The Anatomy of Musso & Frank’s Legendary Martini

For 100 years, the legendary Hollywood Boulevard restaurant has stirred one of the best Martinis around—here’s how they do it

Perhaps more than any other cocktail, a perfect martini demands a perfect venue. It’s not for drinking on beaches or cafè patios; it’s too easy to spill if you’re not sitting down; and it should be consumed somewhere with history and grit and texture. In short, it’s best at Musso & Frank Grill. This fall the storied Hollywood steakhouse celebrates its 100th anniversary and, with it, hundreds of thousands of servings of the classic cocktail. “The whole room, the whole setup, really, makes our martini special,” says Andrea Scuto, the restaurant’s general manager and beverage director. Here, Scuto shares just what goes into Musso & Frank’s signature cocktail.

The Glass
“We have a smaller glass—it’s old-timey,” Scuto says of the 2½-ounce vessel, which helps the drink stay perfectly crisp and taste its best. “As soon as the liquor becomes a little warmer, the alcohol starts to cut off a lot of the aromatics, and [the alcohol is] all you smell.”

The Process
“The most important thing that we do is we never shake the martini. James Bond had it all wrong,” says Scuto. Shaking it incorporates too much ice, making for a watery drink, and, if it’s a gin martini, it potentially bruises the delicate aromatics. Instead, the drink is stirred roughly 12 times—bartenders use careful discretion—with ice, which is made with filtered water and a top-of-the-line Japanese Hoshizaki ice machine. The liquor is then carefully strained into a glass. It’s “all in the hand of the masters,” says Scuto.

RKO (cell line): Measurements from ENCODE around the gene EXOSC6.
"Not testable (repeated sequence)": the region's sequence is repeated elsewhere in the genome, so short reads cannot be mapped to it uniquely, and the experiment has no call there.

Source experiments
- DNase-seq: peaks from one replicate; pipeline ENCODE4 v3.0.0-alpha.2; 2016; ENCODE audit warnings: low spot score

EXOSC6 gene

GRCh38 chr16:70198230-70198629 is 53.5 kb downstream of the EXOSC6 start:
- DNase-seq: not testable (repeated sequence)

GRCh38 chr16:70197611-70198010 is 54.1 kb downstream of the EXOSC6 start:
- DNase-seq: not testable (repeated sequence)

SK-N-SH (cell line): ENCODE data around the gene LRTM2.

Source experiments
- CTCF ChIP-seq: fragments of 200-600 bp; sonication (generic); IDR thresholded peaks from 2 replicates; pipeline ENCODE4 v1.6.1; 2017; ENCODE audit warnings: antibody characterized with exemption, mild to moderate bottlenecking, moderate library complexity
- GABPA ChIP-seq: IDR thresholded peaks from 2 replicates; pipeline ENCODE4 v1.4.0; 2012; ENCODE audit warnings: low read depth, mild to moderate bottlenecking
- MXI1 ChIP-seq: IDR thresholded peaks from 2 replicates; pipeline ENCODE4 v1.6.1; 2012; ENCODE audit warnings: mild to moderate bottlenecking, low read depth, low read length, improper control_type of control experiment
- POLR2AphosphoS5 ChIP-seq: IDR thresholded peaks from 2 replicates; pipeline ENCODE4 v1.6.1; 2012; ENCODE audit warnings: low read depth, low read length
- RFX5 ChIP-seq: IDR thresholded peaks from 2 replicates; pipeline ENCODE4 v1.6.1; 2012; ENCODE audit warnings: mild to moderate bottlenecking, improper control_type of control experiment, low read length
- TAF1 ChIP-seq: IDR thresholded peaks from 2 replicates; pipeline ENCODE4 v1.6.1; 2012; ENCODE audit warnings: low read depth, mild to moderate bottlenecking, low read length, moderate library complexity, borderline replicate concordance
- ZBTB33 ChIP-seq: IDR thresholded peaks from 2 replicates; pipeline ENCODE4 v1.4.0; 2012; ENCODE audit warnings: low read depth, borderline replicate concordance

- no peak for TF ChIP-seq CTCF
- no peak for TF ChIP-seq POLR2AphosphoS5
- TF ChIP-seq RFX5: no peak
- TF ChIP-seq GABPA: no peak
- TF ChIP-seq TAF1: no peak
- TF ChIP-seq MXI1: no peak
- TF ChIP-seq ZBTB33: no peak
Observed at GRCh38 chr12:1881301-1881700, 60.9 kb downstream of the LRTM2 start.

The Booze
Order a martini and you’ll be asked “Gin or vodka?”—Scuto is agnostic about which spirit is superior. For decades the house hooch has been Gilby’s, which Scuto says makes both a vodka that’s “very neutral” and a classic London dry gin that’s “very piney.” If you prefer something fancier, bartenders will happily offer top-shelf alternatives. Just don’t ask for vermouth; Musso’s does without it, seemingly in accordance with Winston Churchill, whose recipe for the cocktail was supposedly filling a glass with gin while glancing at a bottle of vermouth. As one of the barkeeps put it on a recent night: “I’m a purist. I like it when you can taste all the alcohol.”

The Olives
“We cure them in-house,” says Scuto, who notes that Musso’s olives are a classic Spanish variety, brined in salt, water, and, sometimes, herbs, then stuffed with peppers. The freshness is key, the olives taste brighter and firmer than others you might encounter.

The Sidecar
Fear not, the petite glass doesn’t mean you get a small drink. A little carafe holds a refill and is served in a bucket of crushed ice to keep it perfectly chilled. “For us the martini experience is related to the temperature of the liquor,” Scuto insists. “It always needs to be cold.”

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